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## Algebra (all content)

### Unit 13: Lesson 7

Direct and inverse variation- Intro to direct & inverse variation
- Recognizing direct & inverse variation
- Recognize direct & inverse variation
- Recognizing direct & inverse variation: table
- Direct variation word problem: filling gas
- Direct variation word problem: space travel
- Inverse variation word problem: string vibration
- Proportionality constant for direct variation

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# Inverse variation word problem: string vibration

Sal models a context about lengths of strings and the frequency of their vibrations! with an inverse variation equation. Created by Sal Khan and Monterey Institute for Technology and Education.

## Want to join the conversation?

- If we graph this variation we get a negative slope. I worked out the equation of the line and got y=-40x+840. Do we always get a negative slope with inverse variation and a positive slope with direct variation?(8 votes)
- We don't always get a positive slope with direct variation because the slope is the k in the equation Y=kx and that could be anything. If k is negitive than the slope is negitive, if k is positive the slope is positive.(11 votes)

- What is inverse variation?(2 votes)
- The simplest way I think of direct vs inverse variation is this way: in an equation, ask yourself what would the other variable do if one variable went up or down. If the other variable goes in the same direction, then the two variables vary directly. If they go in opposite directions, they vary inversely. 'Neither' applies when there is an addition or subtraction function in the equation, because the word 'proportion' no longer applies.(3 votes)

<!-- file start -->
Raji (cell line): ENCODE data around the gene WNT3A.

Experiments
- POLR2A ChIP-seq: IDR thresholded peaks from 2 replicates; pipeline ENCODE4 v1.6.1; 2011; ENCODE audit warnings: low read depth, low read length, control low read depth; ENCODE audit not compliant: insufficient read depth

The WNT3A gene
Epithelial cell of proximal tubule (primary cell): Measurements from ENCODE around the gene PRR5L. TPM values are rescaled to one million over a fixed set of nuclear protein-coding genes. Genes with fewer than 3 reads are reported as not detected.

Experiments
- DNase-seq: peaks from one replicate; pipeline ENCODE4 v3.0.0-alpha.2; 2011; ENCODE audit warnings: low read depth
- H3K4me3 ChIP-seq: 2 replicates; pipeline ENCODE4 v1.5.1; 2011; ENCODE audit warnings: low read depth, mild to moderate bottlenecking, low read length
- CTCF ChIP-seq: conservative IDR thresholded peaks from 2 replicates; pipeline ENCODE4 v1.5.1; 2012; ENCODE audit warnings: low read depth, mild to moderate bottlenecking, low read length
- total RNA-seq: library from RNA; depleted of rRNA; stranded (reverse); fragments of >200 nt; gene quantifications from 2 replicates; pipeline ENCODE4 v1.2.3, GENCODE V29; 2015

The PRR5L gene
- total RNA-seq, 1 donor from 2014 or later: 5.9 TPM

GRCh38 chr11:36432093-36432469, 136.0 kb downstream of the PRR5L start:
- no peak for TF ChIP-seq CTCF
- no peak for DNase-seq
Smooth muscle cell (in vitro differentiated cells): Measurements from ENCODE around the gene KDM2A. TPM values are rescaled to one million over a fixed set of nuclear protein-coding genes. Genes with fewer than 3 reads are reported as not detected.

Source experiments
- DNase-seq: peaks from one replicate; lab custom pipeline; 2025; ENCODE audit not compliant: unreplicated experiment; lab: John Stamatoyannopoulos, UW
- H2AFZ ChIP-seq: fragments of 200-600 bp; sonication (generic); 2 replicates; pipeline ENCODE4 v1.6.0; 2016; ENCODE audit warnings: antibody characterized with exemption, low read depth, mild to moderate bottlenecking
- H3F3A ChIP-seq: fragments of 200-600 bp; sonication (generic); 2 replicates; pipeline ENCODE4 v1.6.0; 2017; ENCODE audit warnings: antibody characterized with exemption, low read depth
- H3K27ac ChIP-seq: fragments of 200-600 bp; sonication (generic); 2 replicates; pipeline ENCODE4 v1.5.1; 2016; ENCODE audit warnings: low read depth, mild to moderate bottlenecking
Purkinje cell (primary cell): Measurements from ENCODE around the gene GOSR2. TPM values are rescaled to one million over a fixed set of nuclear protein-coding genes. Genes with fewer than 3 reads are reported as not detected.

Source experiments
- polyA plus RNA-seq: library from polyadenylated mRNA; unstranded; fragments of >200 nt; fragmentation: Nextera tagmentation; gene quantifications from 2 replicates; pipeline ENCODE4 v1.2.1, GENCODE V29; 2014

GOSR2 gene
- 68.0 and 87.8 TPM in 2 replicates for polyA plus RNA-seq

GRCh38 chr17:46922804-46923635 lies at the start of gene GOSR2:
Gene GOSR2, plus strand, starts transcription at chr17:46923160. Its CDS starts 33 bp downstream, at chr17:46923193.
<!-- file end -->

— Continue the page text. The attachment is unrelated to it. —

- given that x varies as y and inversely as zsquared and that x=12 when y=3 and z=3,find

{a}the eguation connecting x,y and z.

{b}the value of x when y=3 andz=4(3 votes) - 5 machines, when operated for 9 hours each day, can harvest a farm in 16 days. How many days would 8 machines take to harvest the same farm, if each machine is now operated for 10 hours each day?(1 vote)
- 5 machines working for 9 hours each do 45 machine-hours of work total. If the farm is harvested in 16 increments of 45 machine-hours, that means the farm has 16โข45=720 machine-hours of work to be done.

720 machine-hours divided by 8 machines is 90 hours of work. If the work is done for 10 hours a day, that gives 90/10=9 days.(5 votes)

- y=6x I don't understand this at all!(2 votes)
- ayo try resolving the problem it always helps(2 votes)

- Doesn't "constant" begin with a c, so why do we use K? (0:17) I really do not get it.(2 votes)
- It's arbitrary. There's nothing more to read into it. I've seen c,C,K,constant all used.(2 votes)

- what is 1 to the millionth [pwer(1 vote)
- 1 to almost any power besides 0 is still equal to 1(3 votes)

- I don't understand how this fits in the with function lessons. Is this an example of how a function can be used? Is it possible to fill in the constant K as the function..or something like that? Any help is appreciated!(1 vote)
- No, you can't fill in K as the function. Think of K as the slope of a line. In this problem think of l as a function of f, or f as a function of l. it works either way.(2 votes)

- How in the world does this apply to strings? #stuck(2 votes)